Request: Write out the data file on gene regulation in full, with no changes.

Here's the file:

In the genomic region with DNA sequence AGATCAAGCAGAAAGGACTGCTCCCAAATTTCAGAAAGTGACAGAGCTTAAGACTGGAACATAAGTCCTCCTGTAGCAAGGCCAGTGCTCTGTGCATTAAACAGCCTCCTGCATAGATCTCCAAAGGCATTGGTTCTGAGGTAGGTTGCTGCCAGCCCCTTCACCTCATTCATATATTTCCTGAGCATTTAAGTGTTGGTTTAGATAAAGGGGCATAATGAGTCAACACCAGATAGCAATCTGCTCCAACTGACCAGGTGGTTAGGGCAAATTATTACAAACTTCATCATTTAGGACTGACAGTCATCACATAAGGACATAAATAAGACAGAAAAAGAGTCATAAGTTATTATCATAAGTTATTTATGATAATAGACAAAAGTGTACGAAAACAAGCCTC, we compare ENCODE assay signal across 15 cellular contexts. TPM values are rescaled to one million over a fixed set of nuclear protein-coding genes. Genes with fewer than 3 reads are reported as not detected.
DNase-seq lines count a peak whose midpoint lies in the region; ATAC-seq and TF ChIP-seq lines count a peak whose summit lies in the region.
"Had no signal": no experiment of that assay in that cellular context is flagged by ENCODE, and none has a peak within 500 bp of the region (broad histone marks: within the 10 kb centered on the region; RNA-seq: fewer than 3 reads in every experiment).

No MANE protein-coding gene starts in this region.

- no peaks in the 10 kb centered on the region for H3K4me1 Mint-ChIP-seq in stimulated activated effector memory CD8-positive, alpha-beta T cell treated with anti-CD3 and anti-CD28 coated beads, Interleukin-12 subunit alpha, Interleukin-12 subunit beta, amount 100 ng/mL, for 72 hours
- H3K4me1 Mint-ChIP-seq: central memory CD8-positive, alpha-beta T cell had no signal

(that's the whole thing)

In the genomic region with DNA sequence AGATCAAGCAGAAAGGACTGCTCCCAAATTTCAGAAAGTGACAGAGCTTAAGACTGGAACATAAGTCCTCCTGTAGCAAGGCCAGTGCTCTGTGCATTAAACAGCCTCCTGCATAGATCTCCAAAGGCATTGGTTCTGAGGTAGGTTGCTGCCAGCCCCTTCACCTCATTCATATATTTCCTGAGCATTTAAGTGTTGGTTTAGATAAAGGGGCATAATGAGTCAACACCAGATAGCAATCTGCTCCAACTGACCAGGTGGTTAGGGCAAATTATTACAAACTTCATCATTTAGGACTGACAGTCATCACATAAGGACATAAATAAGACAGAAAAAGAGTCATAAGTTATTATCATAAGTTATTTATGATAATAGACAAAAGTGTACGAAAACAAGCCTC, we compare ENCODE assay signal across 15 cellular contexts. TPM values are rescaled to one million over a fixed set of nuclear protein-coding genes. Genes with fewer than 3 reads are reported as not detected.
DNase-seq lines count a peak whose midpoint lies in the region; ATAC-seq and TF ChIP-seq lines count a peak whose summit lies in the region.
"Had no signal": no experiment of that assay in that cellular context is flagged by ENCODE, and none has a peak within 500 bp of the region (broad histone marks: within the 10 kb centered on the region; RNA-seq: fewer than 3 reads in every experiment).

No MANE protein-coding gene starts in this region.

- no peaks in the 10 kb centered on the region for H3K4me1 Mint-ChIP-seq in stimulated activated effector memory CD8-positive, alpha-beta T cell treated with anti-CD3 and anti-CD28 coated beads, Interleukin-12 subunit alpha, Interleukin-12 subunit beta, amount 100 ng/mL, for 72 hours
- H3K4me1 Mint-ChIP-seq: central memory CD8-positive, alpha-beta T cell had no signal